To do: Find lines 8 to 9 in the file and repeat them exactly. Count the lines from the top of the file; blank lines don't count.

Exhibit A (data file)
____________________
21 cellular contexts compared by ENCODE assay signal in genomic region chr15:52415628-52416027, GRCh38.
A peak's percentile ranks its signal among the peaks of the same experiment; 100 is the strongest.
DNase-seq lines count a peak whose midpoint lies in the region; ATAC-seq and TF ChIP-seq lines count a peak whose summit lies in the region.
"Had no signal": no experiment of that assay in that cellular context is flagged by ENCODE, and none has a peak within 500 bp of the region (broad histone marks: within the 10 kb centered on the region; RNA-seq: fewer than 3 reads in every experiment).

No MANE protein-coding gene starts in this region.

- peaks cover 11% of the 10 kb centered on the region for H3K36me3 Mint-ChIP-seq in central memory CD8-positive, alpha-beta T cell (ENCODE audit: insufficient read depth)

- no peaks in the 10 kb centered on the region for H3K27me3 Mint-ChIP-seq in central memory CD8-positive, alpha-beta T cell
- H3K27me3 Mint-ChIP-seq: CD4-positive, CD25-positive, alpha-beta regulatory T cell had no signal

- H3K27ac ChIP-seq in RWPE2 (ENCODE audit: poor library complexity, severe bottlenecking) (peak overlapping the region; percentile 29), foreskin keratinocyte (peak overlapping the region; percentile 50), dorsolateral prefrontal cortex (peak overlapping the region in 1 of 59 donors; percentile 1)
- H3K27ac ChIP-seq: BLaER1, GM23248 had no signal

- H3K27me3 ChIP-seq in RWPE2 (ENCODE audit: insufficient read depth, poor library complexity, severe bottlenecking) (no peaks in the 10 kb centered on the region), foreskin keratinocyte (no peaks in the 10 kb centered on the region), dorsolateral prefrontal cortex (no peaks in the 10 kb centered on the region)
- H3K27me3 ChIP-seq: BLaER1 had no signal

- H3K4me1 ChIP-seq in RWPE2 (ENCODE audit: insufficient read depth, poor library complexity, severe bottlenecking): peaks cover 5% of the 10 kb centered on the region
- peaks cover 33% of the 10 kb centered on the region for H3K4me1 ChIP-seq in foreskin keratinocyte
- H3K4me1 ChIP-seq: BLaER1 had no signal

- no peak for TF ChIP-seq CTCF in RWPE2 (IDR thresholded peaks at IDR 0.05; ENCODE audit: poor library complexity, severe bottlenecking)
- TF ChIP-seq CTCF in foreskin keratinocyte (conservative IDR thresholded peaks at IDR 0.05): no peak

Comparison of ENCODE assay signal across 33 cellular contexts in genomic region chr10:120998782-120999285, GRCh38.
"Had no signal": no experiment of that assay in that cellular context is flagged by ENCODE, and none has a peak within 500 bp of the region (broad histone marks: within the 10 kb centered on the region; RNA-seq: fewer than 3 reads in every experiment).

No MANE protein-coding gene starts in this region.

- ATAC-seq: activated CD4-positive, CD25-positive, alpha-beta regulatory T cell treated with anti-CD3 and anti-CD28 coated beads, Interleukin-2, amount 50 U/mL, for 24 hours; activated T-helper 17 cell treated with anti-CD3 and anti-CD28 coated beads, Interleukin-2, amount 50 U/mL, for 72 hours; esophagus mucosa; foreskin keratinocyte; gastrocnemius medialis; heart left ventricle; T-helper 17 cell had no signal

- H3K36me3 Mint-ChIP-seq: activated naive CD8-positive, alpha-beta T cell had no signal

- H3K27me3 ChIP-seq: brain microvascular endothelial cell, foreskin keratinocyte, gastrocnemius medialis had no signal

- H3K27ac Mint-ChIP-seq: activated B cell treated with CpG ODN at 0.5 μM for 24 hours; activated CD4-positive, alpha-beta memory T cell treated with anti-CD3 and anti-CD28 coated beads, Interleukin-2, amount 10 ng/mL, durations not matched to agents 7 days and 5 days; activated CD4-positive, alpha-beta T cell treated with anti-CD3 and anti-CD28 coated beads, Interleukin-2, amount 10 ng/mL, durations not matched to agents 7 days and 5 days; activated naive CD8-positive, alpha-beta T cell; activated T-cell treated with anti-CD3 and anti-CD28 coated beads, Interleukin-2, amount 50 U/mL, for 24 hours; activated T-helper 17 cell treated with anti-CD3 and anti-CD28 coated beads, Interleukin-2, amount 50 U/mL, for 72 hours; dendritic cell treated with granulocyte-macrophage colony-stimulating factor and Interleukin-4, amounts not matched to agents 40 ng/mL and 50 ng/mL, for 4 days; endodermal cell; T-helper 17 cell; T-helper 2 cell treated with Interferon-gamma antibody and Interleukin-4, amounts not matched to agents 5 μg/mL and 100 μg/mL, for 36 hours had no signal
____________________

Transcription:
- H3K27me3 Mint-ChIP-seq: CD4-positive, CD25-positive, alpha-beta regulatory T cell had no signal

- H3K27ac ChIP-seq in RWPE2 (ENCODE audit: poor library complexity, severe bottlenecking) (peak overlapping the region; percentile 29), foreskin keratinocyte (peak overlapping the region; percentile 50), dorsolateral prefrontal cortex (peak overlapping the region in 1 of 59 donors; percentile 1)